The city of a magnificent history, the blue sea, delicious cuisine, freedom and healing; İzmir. Located in the west of Turkey and on the Aegean shores it is the pearl of the Aegean and also the third largest city in Turkey. With its 8.500 year history, fertile land, favorable climate, 629 km coastline, 300 sunny days a year, a sea that offers every shade of blue it is waiting for you to explore. Izmir owes its position as an economically and socially dynamic city to its location, climate and the fact that it has hosted many different cultures and religions that enriched its heritage. Persians, Ancient Greeks, Assyrians, Romans, Byzantines and Ottomans are just a few of the dozens of different civilizations that the city hosted throughout its long history.
The fact that almost half of its population of 4 million are under the age of 30 makes Izmir a city full of life. The city that hosts tens of thousands of university students educates scientists, artists, business leaders and academics. With its perfect climate, Izmir has a wonderful natural environment for agricultural products such as olives, figs, grapes and cotton. Various sea food, wines, local herbs, olive oil and the delicious cuisine make Izmir an attractive city also for gourmets. The destination of a happy vacation, Izmir, awaits you with a shining sun, azure waters and sandy beaches...
The Agora, located in the Konak district of Izmir, is a state agora belonging to the Roman period. It was a place where political meetings and elections were held. Hopefully a large part of the agora could have been unearthed in the excavations. Today only north and west sections are open. Relieves of Poseidon, Demeter and Artemis belonging to the Roman period can be seen at the northern gate, where they were found. Archaeological finds and some sculptures are exhibited in İzmir Archeology Museum.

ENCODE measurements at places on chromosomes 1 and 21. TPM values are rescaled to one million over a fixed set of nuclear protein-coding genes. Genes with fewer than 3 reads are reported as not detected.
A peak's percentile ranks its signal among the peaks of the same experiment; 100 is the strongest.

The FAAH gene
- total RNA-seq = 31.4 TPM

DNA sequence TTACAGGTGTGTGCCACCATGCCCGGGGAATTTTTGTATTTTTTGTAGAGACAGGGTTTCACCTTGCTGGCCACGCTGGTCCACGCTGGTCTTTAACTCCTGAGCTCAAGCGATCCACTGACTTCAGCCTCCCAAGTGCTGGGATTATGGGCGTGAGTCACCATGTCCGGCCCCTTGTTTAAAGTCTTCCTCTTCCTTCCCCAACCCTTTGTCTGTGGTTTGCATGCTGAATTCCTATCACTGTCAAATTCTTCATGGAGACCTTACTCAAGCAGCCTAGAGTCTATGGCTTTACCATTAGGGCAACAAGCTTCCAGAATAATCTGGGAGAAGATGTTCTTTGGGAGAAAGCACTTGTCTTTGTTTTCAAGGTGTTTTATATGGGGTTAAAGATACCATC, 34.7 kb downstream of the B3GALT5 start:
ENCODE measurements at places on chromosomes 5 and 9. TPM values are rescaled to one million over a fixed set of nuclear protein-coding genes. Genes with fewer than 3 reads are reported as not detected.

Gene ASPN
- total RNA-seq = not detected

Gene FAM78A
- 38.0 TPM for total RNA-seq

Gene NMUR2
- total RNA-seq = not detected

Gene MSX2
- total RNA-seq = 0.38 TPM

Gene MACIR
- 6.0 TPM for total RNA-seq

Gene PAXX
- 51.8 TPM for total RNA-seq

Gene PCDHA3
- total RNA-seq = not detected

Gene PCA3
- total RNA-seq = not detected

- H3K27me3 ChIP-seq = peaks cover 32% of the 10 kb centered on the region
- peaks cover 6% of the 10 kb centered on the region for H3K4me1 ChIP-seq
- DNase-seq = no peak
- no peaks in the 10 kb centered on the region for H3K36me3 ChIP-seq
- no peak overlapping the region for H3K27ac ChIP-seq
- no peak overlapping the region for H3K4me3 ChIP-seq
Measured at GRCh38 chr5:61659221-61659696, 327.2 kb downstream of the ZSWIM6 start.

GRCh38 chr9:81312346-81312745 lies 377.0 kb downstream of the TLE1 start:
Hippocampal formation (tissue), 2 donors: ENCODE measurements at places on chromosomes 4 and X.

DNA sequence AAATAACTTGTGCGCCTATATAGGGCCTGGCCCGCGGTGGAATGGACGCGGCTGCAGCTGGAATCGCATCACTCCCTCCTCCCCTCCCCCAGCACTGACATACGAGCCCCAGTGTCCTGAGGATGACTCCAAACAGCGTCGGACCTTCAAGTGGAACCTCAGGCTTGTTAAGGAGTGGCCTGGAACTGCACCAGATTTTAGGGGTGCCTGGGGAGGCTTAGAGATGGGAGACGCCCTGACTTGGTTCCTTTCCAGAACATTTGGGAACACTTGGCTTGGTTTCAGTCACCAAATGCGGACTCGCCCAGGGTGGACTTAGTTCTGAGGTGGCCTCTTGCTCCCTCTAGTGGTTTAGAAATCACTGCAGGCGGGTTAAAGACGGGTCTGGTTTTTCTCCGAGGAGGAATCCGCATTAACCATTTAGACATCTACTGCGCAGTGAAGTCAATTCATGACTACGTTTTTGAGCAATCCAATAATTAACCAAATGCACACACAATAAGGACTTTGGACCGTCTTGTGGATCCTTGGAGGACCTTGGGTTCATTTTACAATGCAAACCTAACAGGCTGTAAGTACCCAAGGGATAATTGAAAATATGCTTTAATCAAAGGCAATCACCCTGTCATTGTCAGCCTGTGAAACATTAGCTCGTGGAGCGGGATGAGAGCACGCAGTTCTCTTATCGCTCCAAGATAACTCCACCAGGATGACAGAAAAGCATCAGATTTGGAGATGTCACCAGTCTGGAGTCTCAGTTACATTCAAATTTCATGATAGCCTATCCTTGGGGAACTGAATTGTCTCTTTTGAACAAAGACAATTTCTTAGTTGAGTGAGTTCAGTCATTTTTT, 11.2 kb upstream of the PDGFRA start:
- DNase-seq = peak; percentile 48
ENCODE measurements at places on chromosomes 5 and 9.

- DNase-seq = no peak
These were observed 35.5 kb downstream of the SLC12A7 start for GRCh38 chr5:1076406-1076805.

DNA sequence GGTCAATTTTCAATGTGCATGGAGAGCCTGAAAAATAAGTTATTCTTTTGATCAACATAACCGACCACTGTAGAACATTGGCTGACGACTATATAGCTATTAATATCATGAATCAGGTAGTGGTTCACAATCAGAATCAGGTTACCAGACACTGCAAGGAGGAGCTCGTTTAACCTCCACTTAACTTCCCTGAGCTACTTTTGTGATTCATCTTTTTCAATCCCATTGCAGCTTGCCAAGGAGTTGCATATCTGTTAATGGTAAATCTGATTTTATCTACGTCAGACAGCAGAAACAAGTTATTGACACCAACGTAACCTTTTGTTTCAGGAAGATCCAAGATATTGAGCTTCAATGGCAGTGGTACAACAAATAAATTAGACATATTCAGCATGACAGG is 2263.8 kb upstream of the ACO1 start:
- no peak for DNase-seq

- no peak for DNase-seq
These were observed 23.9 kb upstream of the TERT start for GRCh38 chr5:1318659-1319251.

Historical Kemeraltı Bazaar
Historical Kemeraltı Bazaar is a 500-years-old bazaar which is one of the greatest outdoor bazaars of our country. More than 200 business branches are providing services in 270-hectare area. It is also a home to many historical inns and fountains. You can taste foods and desserts from Izmir cuisine in artisan restaurants and find anything you need, even the smallest items, in Kemeraltı where the customers can directly communicate with the vendors.
You can find modern gold jewelry in Jewelers Bazaar, textiles in Arab Inn, all sorts of souvenirs in Kızlarağası Inn in Hisarönü and meet with antique dealers. You can drink a cup of strong tea or cup-brewed Turkish coffee in cafes in Kızlarağası Inn to relieve your tiredness after you get tired from wandering in Kemeraltı.
The elevator, which was built by Jewish businessman Nesim Levi for the convenience of those wanting to go to the top of Mithatpaşa (mostly for the elderly and the pregnant), is now one of the prestige points of İzmir. After the rearrangement in 1928, the elevator became a center that meets the locals’ social needs. The elevator building, which had a theater, cinema hall, gazino and its own photographer in 1930s, is now serving with its restaurant and bar to all who wants to see İzmir from a bird's-eye view.